Kanban is a visual way to track your tasks and your progress. Many people find this helpful way to to show yourself, your parents and teachers what work needs to be done. Ideally, this is done on a large screen, sheet of paper, or whiteboard - so that it is obvious and easily seen as a reminder.
statuses would be: To-Do, Doing, Done
Some teacher often require a draft
Review before final submissions, engineers use a similar column
Demo. Generally, this is a good idea to check your work with peers, parents or your teacher before handing in your work – so we suggest a
Review column before done. So now the statuses would be:
To-Do, Doing, Review, Done
Swim-lanes (tracking multiple classes / projects)
Ideally when using this technique you keep the number of simultaneous tasks (WIP) to a minimum
The number of simultaneous tasks is called
work-in-progressor abbreviated as
Education, unfortunately, expects a lot of simultaneous tasks within a variety of classes. To address this we can use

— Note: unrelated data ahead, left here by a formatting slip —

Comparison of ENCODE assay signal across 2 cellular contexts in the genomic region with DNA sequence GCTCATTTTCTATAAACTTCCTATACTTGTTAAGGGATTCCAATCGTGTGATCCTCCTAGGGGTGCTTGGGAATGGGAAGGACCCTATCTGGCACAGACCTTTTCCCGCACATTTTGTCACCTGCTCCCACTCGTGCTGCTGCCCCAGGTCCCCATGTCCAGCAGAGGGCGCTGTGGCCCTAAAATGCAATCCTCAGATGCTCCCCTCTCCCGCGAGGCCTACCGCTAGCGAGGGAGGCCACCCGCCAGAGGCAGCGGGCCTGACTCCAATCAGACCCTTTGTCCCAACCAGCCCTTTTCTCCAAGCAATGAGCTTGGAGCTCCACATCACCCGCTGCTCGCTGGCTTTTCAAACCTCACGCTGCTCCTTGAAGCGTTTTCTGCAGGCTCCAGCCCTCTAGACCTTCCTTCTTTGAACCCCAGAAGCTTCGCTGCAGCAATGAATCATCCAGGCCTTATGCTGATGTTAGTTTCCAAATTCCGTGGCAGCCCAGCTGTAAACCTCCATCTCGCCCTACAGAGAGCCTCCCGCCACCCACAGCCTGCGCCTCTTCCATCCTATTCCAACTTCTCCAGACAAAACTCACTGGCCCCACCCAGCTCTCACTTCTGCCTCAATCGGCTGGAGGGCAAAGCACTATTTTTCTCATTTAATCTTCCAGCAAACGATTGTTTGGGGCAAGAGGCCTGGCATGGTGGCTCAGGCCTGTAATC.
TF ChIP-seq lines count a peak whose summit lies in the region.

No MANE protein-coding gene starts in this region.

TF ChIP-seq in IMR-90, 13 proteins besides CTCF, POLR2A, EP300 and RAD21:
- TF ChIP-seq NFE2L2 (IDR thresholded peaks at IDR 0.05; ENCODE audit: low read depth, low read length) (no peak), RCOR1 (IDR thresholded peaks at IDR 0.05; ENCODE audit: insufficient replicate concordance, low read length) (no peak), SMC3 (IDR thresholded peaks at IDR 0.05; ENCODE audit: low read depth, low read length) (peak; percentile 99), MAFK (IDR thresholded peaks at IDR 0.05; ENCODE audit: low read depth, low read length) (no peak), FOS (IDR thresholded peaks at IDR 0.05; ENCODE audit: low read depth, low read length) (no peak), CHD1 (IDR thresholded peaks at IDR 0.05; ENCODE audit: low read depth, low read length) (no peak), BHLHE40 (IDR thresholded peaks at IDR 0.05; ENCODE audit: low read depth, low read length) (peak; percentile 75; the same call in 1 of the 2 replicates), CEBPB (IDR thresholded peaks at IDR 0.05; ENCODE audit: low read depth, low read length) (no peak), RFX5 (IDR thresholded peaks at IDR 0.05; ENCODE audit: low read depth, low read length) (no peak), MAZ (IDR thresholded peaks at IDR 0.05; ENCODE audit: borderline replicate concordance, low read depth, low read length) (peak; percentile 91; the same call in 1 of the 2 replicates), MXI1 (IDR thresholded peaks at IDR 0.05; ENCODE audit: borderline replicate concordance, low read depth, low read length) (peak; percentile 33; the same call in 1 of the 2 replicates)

swim-lanes to track our priorities with a jumble of independent projects (classes). For example: we might have swim-lanes for: English, Mathematics, Science, …
Ideally, we will try only allow ONE task in your
review boxes for each swim-lane / class. (This is called a WIP Limit of 1).
Tasks Cards should have critical reminder information on them. Refrain from putting extra information on the card, the card should be clean and simple to read - it is a reminder of work to do NOT a full description of the assignment.
Here is the critical information I include on a personal Kanban card.
- Title - Big bold text (upper left corner)
- Description - a very short reminder of what to do - ideally in 4 to 5 words
- Class - in case of confusion, I write the class / swim-lane (lower left corner)
- Due Date - Big bold Text (lower right corner)
- Start Date - use this to schedule small tasks of a large project - which can be used to slowly make progress on a large task (I call this smallifying). This is a very important skill to ensure continued progress on large projects in a timely way. I put this just above the